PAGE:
[RC5] PowerBook Alu performance

Décio Luiz Gazzoni Filho decio at revistapcs.com.br
Thu Oct 2 22:38:14 EDT 2003


-----BEGIN PGP SIGNED MESSAGE-----
Hash: SHA1

The PPC architecture has a vector (SIMD) extension called Altivec, which is 
particularly well suited for RC5. There are 32, 128-bit wide registers, and 
most importantly, a bit rotate instruction, which is the heart of the RC5 
algorithm. Also, being lower clocked processors, they can perform work with 
less latency in clock cycles, compared to (say) the P4. So basically, a G4 
core can do a full loop iteration (4 cycles for that core) in less time than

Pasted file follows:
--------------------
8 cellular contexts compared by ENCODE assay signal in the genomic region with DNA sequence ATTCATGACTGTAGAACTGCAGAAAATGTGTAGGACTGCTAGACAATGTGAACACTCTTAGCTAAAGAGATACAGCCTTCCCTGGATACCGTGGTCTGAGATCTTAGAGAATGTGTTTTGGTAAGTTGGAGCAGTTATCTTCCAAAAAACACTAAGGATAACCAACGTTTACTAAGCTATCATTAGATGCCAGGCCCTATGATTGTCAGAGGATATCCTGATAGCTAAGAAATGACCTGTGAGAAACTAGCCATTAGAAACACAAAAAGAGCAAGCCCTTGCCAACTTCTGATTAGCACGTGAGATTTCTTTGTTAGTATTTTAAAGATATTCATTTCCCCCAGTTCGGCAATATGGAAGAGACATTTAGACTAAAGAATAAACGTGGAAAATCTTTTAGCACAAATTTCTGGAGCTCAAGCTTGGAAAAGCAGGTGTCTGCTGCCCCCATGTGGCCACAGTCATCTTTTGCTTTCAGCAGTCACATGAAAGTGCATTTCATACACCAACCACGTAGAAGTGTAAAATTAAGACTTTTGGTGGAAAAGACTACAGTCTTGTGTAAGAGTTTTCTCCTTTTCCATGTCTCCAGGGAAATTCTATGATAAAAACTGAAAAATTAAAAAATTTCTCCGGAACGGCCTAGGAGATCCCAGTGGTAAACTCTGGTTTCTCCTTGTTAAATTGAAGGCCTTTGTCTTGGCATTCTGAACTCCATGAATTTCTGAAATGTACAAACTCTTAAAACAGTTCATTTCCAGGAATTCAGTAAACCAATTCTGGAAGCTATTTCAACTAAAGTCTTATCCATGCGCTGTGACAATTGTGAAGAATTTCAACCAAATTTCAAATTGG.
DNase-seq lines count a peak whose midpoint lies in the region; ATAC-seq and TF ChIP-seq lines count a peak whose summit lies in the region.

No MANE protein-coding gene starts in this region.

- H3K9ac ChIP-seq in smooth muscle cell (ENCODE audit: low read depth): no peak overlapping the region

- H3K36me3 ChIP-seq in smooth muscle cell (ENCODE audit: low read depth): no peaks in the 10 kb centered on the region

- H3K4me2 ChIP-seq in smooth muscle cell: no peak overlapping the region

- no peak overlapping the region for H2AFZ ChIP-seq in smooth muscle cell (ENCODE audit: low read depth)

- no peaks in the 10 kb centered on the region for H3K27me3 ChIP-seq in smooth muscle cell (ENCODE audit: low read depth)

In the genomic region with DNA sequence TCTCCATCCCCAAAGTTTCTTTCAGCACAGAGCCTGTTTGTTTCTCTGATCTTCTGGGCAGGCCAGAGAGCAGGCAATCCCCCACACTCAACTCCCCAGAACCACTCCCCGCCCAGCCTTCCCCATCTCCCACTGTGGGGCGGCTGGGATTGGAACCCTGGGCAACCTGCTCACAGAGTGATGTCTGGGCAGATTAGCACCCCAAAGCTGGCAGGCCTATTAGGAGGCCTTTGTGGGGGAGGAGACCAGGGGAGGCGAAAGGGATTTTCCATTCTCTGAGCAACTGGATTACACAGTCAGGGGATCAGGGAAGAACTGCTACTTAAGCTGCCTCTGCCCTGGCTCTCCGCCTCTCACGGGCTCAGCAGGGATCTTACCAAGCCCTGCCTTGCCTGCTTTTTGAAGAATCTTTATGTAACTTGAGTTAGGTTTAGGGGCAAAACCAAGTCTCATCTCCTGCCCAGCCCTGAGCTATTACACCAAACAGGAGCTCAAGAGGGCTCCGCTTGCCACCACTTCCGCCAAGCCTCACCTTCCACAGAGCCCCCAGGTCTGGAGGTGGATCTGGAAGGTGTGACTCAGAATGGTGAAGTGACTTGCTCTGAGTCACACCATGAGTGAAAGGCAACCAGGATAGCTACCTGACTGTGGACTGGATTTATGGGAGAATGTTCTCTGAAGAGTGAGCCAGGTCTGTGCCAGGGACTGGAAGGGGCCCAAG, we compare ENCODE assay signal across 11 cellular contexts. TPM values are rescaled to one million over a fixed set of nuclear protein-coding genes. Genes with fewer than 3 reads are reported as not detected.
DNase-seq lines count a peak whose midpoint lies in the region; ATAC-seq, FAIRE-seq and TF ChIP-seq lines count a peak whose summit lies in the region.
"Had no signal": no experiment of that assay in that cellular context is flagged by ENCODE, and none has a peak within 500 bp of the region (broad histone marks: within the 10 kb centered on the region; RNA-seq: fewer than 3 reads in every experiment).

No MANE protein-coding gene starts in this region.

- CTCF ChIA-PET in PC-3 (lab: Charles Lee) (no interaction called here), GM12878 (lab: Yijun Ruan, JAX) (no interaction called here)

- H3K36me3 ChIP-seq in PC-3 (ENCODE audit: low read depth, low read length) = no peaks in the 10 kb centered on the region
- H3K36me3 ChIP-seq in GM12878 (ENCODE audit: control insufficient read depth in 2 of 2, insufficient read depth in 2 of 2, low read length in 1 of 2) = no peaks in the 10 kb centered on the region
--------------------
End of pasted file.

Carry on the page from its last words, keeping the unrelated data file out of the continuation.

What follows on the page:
an Athlon can do its own loop iteration (which only computes 2 keys), so 
that's more than twice the rate while processing twice as many keys per 
iteration.

Newer x86 processors have their own extensions, like MMX and SSE2, but the 
lack of bit rotate instructions on them outweigh the benefits of parallel 
processing. However, some people have had luck with mixed scalar/vector code 
recently, as you can witness by the discussions on this list.

Décio 

On Thursday 02 October 2003 21:44, chandler sobel-sörenson wrote:
> why are the powerpc rates so much faster than the other?
-----BEGIN PGP SIGNATURE-----
Version: GnuPG v1.2.3 (GNU/Linux)

iD8DBQE/fOEWce3VljctsGsRArOoAJkBkAZiU9fot6+0YFVblrJHfvXfXgCcCZ1y
rr5fcgaht0T7WwbZG0MbePo=
=4EgL
-----END PGP SIGNATURE-----



More information about the rc5 mailing list